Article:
A thorough recitation of plaintiffs' fact allegations is warranted because these motions will be decided on the pleadings. Although the complaints are not identical, they allege essentially the same facts. Plaintiffs are generally cities, municipal corporations, and public and private water providers. Defendants engaged in one or more phases of the petroleum business, including the design, manufacture, and distribution of gasoline containing MTBE.

These allegations are taken from the Fifth Amended Complaint of American Distilling and Mfg. Co., Inc. ("Am. Distilling Compl."). The following recitation is a summary of the allegations and is not a finding of facts.

The Tonneson and Basso plaintiffs are citizens of New York who use or possess property that draws water from allegedly contaminated wells.

See Am. Distilling Compl. ¶ 10.

MTBE is chemical compound produced from methanol and isobutylene, a byproduct of the gasoline refining process. It is highly soluble in water and does not readily biodegrade. Because of its high solubility, MTBE races through the underground water supply, eventually contaminating wells and underground aquifers. MTBE can persist in underground aquifers for many decades, far longer than other components of gasoline. Even in very small quantities, MTBE imparts a foul taste and odor to water and renders it unusable and unfit for human consumption. MTBE is carcinogenic in animals and may be carcinogenic in humans, as well.

See id. ¶¶ 87-88, 98-103.

Once it is released into the environment, MTBE lacks a "chemical signature" that would enable identification of the refinery or company that manufactured that particular batch of gasoline. The process of manufacturing and distributing petroleum products involves complex arrangements whereby defendants trade, barter or otherwise exchange product for delivery throughout parts of the country. MTBE-containing gasoline from various refiners is commingled during its transmission via pipeline from refineries to distribution centers.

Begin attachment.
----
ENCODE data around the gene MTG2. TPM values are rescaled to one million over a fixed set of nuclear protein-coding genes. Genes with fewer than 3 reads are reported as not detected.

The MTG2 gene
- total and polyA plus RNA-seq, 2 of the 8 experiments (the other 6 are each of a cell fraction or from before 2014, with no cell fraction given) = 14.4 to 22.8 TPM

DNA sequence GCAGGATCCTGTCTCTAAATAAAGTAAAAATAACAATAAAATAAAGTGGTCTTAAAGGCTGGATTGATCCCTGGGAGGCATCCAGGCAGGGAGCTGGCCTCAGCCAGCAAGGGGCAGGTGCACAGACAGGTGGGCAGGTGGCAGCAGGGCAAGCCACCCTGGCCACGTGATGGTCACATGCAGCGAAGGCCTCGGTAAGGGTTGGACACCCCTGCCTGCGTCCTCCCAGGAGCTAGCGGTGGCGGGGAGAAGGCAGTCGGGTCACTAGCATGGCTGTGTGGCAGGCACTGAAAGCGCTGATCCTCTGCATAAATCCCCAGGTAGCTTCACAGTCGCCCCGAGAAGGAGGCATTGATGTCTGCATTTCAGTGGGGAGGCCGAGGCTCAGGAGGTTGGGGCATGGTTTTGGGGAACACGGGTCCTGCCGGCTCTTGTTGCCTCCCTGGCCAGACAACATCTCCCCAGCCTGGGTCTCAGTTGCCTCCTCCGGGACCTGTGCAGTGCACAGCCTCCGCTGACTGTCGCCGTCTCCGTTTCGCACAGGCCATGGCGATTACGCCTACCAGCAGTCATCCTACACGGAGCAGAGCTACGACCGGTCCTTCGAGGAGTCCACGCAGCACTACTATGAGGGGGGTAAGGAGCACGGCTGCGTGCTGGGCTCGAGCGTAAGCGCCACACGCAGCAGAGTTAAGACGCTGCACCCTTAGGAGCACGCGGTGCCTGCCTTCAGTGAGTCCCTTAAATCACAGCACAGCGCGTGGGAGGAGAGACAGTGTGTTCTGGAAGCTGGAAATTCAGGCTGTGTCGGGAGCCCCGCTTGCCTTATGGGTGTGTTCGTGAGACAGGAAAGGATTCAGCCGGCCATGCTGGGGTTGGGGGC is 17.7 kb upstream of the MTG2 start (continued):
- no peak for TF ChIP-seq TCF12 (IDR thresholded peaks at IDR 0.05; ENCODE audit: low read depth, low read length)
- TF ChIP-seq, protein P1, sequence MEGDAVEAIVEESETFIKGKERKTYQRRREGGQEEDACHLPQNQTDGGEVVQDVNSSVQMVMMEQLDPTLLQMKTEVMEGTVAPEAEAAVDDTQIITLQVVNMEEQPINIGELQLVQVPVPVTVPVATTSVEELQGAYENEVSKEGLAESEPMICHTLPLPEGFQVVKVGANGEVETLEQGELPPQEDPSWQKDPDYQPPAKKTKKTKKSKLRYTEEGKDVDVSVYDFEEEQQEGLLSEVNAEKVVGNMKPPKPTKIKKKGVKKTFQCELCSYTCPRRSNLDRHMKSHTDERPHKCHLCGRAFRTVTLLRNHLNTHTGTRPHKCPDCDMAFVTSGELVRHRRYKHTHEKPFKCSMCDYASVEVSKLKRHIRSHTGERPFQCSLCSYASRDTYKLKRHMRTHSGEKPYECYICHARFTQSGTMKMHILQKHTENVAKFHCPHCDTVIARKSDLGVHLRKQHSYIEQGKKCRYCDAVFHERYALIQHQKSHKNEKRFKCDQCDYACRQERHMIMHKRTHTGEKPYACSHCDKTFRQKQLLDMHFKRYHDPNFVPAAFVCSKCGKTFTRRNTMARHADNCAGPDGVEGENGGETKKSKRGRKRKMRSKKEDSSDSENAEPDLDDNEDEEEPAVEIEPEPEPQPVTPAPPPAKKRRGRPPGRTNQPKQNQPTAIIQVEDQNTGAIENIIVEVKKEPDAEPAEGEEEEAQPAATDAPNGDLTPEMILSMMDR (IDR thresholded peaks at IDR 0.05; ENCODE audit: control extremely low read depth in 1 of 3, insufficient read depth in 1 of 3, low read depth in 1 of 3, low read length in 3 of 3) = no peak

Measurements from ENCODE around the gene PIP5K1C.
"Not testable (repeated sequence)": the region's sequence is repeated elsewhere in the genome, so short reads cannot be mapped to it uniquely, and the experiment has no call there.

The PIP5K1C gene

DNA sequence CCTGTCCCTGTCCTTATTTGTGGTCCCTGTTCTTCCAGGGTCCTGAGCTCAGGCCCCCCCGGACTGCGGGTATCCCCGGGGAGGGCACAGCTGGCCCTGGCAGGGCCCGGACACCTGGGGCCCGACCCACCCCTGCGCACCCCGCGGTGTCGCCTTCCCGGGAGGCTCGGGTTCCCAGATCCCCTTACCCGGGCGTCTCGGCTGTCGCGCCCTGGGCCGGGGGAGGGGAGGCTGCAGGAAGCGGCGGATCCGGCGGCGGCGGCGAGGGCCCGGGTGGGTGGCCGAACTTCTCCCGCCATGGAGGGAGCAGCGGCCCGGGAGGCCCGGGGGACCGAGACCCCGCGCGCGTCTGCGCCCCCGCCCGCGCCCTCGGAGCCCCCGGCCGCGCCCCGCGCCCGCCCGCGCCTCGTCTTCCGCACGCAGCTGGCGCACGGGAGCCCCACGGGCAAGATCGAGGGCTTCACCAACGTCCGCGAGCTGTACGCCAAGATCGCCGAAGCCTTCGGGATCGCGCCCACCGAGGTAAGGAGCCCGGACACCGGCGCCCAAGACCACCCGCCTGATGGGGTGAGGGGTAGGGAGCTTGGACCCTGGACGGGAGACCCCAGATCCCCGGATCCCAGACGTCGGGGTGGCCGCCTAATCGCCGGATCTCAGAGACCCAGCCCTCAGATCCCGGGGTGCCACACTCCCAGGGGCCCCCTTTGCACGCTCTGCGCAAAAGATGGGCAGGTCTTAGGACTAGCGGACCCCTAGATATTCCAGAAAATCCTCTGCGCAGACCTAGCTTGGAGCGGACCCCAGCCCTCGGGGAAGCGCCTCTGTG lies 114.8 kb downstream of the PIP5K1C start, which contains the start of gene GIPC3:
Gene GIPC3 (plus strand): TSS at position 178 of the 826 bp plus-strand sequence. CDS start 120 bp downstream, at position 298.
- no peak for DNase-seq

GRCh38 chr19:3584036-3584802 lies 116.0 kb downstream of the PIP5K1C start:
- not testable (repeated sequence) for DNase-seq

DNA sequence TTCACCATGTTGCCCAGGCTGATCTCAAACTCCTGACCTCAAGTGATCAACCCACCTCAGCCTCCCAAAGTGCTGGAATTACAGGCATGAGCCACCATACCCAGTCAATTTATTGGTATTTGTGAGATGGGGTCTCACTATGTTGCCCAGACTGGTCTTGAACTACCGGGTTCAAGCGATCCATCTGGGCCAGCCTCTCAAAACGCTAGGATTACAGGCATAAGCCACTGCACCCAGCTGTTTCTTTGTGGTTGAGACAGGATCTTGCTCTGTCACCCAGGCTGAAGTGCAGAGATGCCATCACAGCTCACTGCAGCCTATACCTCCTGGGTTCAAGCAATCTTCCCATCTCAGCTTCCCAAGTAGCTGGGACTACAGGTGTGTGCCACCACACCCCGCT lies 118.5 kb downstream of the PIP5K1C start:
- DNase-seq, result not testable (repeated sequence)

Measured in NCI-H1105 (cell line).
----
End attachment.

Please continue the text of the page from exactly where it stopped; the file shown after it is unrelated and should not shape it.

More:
See id. ¶¶ 191-193.

Sometime after 1979, defendants began adding the oxygenate MTBE to gasoline in order to boost octane levels in higher grades of gasoline. Defendants claimed that MTBE helped fuel burn more efficiently to reduce air pollution. Although the Clean Air Act of 1990 required defendants to use oxygenates, there were many possible alternatives. Defendants chose MTBE so as to profit from a gasoline refining waste byproduct. Ironically, MTBE does not deliver defendants' promise of cleaner air, as it does little to reduce ozone air pollution and smog, and combustion of MTBE-containing gasoline in car engines actually increases exhaust emissions of toxic chemicals. MTBE that is discharged into the air contaminates groundwater through the return of rainfall.

See id. ¶¶ 91-97.

Defendants were aware that mixing MTBE with gasoline would result in massive groundwater contamination. They knew that there was a national crisis involving gasoline leaking from multiple sources, such as underground storage tanks, and that gasoline enters the soil from gas stations due to consumer and jobber overfills. Defendants studied and shared information with each other. For example, the American Petroleum Institute ("API"), a trade association representing the domestic petroleum industry (including defendants), formed a Toxicology Committee, which repeatedly discussed MTBE's propensity to contaminate groundwater. Although the Committee acknowledged the need for certain toxicological information, no ingestion studies on the effects of MTBE were ever performed. Defendants had specific knowledge of instances of MTBE groundwater contamination during the 1980s and 1990s in Rockaway, N.J., Jacksonville, Md., Liberty, N.Y., and East Patchogue, N.Y. Defendants were also aware of a paper entitled "Methyl Tertiary Butyl Ether as a Ground Water Contaminant" by Peter Garrett and Marcel Morceau, which recommended that MTBE be banned as a gasoline additive or at least be stored in double-contained facilities. Defendants banned together and tried unsuccessfully to change the authors' conclusions. Defendants' internal documents demonstrate their awareness of MTBE contamination of groundwater.